Actually, the Subaru BRZ doesn’t have 2 extra seats either, really. The rear seats are more like a soft, large parcel shelf where you lay your sports bag and racquets. At a push you could get a couple of people in there so long as they were Jimmy Krankie-sized.

The boot, however, is a decent size at 243 litres while, rather surprisingly, you can fold down the rear seats to give you a whopping £1,270 litres. So, pretty practical for a sports coupe then.

You won’t be considering a BRZ purchase for its creature-comforts though – no, you’ll be focusing mostly on the driving experience and it’s here that the Subaru excels.

If you believe that out-and-out speed is what makes for a great sports car than you may need to look elsewhere as the BRZ will get embarrassed by most hot-hatches out there today – but maybe only in a straight line.

The rear-wheel drive, non-turbo BRZ will hit 60mph in a modest 7.6 seconds – which isn’t pedestrian by any means but the front-wheel drive, turbo Ford Fiesta ST will manage it in 6.9 seconds. Does it matter? Unless you’re drag-racing at Santa Pod, no not really and if you think it does matter then you are missing the point of the BRZ altogether.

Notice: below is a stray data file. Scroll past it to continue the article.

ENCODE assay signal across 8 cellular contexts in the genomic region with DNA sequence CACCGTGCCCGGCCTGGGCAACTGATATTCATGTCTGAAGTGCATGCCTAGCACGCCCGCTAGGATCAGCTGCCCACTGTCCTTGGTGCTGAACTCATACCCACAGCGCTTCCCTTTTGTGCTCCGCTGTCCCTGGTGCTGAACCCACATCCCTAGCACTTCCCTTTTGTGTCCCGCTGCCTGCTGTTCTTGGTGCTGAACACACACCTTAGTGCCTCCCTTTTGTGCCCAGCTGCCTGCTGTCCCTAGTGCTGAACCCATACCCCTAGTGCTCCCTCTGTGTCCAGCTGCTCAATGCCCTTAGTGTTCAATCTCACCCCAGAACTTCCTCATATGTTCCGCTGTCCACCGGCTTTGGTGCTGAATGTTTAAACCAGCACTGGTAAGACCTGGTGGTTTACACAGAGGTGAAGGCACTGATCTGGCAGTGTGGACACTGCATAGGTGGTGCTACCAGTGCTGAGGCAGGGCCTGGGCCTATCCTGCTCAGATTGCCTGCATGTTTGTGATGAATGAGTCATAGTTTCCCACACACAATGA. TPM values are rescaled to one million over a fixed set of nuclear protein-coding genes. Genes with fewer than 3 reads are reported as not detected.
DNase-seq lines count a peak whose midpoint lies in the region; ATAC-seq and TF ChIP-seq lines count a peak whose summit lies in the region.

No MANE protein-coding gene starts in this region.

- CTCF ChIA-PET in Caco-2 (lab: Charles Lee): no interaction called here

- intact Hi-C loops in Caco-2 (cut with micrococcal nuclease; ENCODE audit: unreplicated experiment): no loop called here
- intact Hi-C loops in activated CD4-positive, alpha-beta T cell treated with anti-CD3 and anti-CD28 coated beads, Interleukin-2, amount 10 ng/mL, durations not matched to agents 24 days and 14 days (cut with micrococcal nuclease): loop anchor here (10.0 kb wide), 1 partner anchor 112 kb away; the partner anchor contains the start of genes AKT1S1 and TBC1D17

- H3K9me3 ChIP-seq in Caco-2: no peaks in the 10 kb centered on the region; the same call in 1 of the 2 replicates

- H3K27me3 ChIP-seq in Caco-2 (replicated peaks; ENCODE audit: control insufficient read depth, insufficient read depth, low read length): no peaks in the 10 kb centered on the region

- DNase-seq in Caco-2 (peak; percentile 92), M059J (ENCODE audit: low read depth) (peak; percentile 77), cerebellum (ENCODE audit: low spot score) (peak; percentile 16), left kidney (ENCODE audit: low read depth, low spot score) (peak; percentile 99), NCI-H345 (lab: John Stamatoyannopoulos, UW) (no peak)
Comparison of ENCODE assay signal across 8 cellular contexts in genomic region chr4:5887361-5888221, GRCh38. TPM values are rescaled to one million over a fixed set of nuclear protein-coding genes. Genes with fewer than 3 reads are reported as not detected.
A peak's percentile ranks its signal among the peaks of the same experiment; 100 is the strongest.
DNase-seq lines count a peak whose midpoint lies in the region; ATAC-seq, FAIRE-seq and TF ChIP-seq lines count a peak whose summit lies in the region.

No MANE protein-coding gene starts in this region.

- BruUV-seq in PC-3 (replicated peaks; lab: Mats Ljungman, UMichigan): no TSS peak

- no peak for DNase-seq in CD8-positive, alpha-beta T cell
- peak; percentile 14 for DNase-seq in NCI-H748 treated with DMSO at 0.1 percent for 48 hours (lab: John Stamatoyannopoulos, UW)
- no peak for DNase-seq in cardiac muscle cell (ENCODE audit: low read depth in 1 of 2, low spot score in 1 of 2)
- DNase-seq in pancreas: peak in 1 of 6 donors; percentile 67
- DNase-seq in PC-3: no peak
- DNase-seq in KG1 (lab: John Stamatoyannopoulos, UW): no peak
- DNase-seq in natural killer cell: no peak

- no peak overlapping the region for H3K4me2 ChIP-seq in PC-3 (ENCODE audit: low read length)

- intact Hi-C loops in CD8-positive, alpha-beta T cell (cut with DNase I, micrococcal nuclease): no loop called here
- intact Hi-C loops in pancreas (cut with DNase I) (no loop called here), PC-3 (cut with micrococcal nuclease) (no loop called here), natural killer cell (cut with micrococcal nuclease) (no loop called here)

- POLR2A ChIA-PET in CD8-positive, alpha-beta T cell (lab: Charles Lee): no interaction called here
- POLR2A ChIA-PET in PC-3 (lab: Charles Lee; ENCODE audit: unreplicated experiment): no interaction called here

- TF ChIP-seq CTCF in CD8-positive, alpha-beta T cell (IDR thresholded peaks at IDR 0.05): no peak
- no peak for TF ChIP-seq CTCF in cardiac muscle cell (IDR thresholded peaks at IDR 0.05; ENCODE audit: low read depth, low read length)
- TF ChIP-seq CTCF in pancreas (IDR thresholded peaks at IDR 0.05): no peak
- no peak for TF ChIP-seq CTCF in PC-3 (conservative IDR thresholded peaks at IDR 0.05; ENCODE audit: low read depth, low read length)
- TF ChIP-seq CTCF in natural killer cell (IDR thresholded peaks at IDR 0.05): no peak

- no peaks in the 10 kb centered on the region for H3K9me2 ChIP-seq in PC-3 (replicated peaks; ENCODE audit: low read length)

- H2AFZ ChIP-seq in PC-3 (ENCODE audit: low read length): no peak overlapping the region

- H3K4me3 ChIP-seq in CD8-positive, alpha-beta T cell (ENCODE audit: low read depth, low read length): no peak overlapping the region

Because there is no turbo, the Subaru’s acceleration is linear without that sudden shove in the back. You get down the road quickly but it just feels more controlled, less frantic than in some hot hatches and once you get used to the fact that you need to keep those revs in the sweet-spot then the BRZ is immensely rewarding to drive.

It sounds pretty good too when you hit the higher revs but doesn’t grate when you’re just pootling around town and even on the motorway the BRZ is quite a relaxed cruiser with hardly any road noise from its, relatively, skinny 215/45 profile 17in tyres.

Damping is gauged to be on the “entertaining” side without knocking your fillings out and even on the rougher roads I found the ride to be perfectly acceptable with only the bigger road imperfections causing a bit of a judder through the chassis and steering wheel.